Let's say you decide to try to jump the Grand Canyon on a dirt bike. You fail miserably, sustain significant injuries, and nearly die. Do you get back on your motorcycle after you recover and try again? Apparently, Citigroup would. After being one of many banks that foolishly originated terrible mortgaged doomed to fail, which helped to trigger a nasty financial crisis and nearly caused the firm to fail, it's back at the game. Has the bank learned nothing?
Three years after bad home loans helped trigger the recession and six weeks after the government cashed in the last of its $45 billion Citigroup investment, the New York-based bank is still selling mortgages that violate quality standards, according to an internal Freddie Mac review obtained by Bloomberg.
Fifteen percent of the performing loans Citigroup sold to the government-owned mortgage-finance company in the second half of 2009 and the first half of 2010 had such flaws as missing appraisals or insurance documents or income miscalculations, according to the review of 375 mortgages. The target for defects should be about 5 percent, said Tim Rood, a former executive with Freddie's sister agency, Fannie Mae, and now managing director at Washington-based advisory firm Collingwood Group LLC.
This is pretty mind-boggling. After nearly failing due to its exposure to bad mortgages, Citi is still originating lots more mortgages without proper documentation.
And Freddie is still backing those mortgages.But presumably, Freddie will force Citi to buy back these loans, if that lack of documentation allows the company to demand it. That will force the losses back to Citi, where they belong.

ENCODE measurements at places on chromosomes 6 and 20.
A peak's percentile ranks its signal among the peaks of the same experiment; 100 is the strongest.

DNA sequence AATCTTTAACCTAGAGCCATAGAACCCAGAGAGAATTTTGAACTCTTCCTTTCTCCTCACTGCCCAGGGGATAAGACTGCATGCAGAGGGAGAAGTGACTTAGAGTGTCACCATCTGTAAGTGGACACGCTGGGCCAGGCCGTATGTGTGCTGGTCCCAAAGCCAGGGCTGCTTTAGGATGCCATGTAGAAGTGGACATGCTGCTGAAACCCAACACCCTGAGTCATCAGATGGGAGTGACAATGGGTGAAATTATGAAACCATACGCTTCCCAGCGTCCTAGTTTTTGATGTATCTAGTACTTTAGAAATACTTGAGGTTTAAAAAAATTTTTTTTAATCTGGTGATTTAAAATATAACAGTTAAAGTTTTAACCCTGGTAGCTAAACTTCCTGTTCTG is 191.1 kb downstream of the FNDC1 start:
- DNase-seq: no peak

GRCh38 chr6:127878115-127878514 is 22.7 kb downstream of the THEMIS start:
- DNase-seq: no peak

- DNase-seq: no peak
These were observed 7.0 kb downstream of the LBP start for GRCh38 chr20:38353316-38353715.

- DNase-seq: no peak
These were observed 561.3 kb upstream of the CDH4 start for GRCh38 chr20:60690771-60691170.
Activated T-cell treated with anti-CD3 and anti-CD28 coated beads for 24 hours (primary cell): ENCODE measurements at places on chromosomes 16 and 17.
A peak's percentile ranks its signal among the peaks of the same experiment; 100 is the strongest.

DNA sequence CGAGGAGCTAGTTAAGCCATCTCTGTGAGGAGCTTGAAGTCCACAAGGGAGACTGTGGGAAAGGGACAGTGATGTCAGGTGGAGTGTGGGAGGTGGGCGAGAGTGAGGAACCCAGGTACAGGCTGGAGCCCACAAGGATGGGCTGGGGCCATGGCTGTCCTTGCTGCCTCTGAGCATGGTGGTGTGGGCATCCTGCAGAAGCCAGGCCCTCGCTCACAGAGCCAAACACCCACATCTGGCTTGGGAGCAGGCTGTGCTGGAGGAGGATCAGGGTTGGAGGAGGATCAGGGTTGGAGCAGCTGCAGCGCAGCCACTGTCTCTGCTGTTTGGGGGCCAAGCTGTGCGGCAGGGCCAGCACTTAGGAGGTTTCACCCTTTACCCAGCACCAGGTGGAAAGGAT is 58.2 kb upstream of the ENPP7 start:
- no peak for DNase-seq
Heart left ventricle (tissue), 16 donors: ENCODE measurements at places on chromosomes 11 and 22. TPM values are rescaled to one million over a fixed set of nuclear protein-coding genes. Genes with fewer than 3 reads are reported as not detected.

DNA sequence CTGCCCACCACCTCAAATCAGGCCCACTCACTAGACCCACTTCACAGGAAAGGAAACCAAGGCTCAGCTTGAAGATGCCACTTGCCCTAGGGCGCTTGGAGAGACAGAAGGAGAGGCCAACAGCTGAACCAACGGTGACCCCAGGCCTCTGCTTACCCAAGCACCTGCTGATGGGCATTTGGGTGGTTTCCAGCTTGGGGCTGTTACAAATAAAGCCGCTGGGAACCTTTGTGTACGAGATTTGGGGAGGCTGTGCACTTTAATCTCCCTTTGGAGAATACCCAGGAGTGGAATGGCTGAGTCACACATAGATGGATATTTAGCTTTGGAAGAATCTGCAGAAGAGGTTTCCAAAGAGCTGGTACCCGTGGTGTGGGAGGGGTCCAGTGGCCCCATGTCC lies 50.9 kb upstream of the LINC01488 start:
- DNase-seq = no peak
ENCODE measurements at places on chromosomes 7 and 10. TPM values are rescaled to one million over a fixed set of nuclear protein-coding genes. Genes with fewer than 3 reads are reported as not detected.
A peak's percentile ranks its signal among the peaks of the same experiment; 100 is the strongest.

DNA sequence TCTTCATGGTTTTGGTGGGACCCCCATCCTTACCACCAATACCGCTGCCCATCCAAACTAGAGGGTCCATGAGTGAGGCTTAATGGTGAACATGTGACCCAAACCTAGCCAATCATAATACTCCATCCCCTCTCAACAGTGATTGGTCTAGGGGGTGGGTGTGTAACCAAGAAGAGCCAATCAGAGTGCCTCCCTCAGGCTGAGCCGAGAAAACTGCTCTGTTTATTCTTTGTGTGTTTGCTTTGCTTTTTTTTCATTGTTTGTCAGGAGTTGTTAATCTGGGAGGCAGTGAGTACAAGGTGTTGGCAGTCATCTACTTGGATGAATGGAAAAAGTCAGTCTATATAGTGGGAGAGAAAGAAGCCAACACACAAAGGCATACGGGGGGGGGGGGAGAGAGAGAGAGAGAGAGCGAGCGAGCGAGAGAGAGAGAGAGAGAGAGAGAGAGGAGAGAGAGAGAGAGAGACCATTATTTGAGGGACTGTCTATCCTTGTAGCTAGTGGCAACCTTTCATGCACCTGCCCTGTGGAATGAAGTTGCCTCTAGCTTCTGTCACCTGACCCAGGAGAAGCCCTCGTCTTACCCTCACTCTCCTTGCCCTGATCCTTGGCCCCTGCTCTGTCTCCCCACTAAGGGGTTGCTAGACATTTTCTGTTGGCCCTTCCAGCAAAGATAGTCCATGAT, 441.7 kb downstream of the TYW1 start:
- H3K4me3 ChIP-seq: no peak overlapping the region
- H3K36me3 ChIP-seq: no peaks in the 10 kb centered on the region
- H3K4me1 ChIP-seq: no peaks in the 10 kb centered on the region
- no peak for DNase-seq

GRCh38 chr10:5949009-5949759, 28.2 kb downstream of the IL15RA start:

Of course, this leaves us with the question: what the heck is going on at Citi? Before the housing bubble popped, perhaps the bank had naïve dreams that either these loans would ultimately be okay because home prices could only go up or that Freddie would get stuck with any losses. Now it knows that such poorly originated mortgages often go bad and that Freddie will demand the bank repurchase loans that fail to conform to its standards. So what's its excuse now? The bank may be plagued with some serious operational issues. In the Bloomberg article, banking industry expert Christopher Whalen suggests that "Citigroup is having significant problems with internal systems and controls" in its mortgage pipeline.
It's important to note that these findings concern a very small portion of Citi's overall portfolio. The fear, however, is that they hint at a bigger problem at the firm. Frankly, fixing its mortgage underwriting practices should have been the first thing Citi did after housing bubble popped in 2007. It's hard to understand how such an obvious priority could have slipped through the cracks.